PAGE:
Taking a look back, the Colorado Center on Law and Policy analyzed what's happened in the last decade in a new report called "State of Working Colorado 2010."
If it makes you feel better, Colorado isn't as bad off as some states, but that doesn't mean things haven't gotten worse in the last 10 years.
Here's a dose of what the study found:
*Employment: At the end of 2010, Colorado had 40,000 fewer jobs than in 2000, despite having almost 900,000 more residents. The 2007 recession was largely behind that decline, eliminating 141,000 jobs, or 6 percent of the Colorado labor force.
*Unemployment: Colorado ended the decade with its highest unemployment rate in 28 years. However, Colorado’s unemployment is on par with the rest of the country, and recent increases are partially a result of Coloradans resuming the job search.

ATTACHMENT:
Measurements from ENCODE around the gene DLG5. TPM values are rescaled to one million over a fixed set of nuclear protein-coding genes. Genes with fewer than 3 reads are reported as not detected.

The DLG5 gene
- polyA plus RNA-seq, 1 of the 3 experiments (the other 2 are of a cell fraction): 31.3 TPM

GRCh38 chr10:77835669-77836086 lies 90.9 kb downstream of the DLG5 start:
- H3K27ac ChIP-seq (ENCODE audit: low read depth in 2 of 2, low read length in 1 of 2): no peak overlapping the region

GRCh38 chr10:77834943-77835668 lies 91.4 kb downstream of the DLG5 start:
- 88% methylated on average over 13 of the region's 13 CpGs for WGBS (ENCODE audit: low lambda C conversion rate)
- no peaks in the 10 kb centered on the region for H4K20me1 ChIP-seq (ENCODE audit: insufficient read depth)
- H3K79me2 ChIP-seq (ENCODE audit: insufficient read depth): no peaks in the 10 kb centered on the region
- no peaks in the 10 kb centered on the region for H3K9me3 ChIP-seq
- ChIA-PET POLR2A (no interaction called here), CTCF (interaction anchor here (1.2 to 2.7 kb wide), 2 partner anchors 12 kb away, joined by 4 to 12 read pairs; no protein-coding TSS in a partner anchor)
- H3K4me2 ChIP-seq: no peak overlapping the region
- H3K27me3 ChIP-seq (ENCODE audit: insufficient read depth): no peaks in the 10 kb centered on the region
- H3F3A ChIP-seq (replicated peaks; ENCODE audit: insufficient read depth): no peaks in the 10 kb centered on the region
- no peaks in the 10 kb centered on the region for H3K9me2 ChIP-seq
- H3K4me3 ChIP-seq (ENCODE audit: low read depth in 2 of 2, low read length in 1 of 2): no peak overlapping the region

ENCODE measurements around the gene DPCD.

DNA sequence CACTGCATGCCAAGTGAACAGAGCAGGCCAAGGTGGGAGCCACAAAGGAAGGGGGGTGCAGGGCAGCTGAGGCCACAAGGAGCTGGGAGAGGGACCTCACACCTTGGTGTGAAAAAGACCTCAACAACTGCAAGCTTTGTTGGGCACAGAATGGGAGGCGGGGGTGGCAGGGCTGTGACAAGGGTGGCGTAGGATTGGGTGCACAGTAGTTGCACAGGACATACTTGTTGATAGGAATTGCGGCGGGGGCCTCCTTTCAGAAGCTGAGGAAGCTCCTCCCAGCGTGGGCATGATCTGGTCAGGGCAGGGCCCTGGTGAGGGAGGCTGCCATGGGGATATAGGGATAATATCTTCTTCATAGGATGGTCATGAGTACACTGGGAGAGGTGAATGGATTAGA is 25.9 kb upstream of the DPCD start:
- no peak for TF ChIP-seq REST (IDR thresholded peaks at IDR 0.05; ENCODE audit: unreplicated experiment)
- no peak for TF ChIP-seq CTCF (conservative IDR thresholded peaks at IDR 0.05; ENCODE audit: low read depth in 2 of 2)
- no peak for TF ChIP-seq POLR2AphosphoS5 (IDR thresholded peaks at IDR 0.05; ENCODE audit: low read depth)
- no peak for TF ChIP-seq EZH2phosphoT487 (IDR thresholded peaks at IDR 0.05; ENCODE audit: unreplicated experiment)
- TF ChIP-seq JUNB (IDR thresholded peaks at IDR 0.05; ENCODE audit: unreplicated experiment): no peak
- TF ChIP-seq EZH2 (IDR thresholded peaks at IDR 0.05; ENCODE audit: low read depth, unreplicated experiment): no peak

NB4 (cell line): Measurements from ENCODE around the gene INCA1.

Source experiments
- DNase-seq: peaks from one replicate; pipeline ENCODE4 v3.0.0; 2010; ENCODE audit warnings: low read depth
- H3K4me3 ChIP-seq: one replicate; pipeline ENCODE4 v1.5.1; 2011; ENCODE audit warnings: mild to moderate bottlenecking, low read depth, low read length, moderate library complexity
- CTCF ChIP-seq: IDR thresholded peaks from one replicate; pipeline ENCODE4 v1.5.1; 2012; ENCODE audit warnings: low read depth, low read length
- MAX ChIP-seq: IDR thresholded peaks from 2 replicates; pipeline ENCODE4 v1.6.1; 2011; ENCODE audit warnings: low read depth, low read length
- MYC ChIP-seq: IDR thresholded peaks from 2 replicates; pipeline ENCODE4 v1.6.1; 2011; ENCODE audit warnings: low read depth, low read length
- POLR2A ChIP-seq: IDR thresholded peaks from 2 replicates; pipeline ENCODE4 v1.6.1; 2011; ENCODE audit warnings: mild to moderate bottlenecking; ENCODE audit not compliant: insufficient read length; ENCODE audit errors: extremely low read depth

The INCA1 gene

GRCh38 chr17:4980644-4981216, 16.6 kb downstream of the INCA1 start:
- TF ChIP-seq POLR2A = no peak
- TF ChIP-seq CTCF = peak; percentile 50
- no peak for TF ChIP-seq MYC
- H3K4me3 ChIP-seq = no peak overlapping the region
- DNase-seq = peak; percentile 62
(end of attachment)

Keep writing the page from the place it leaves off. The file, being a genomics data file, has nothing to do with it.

*Income and wages: Colorado’s median income is higher than the national average. However, income has been stagnant, and Coloradans end the decade with the same median household income they started the decade with, despite gains in productivity.
*Poverty: Poverty in Colorado increased throughout the decade, though it remains less severe here than in the nation as a whole. In the wake of the recession, more than one-quarter of Coloradans live with incomes of less than 200 percent of the Federal Poverty Level — a cutoff many experts use as a realistic assessment of modern human needs.
*Health care: A shrinking share of Coloradans is able to secure private health insurance, and 16 percent of residents are uninsured. However, during the recession the share of uninsured remained stable thanks to public health insurance programs.
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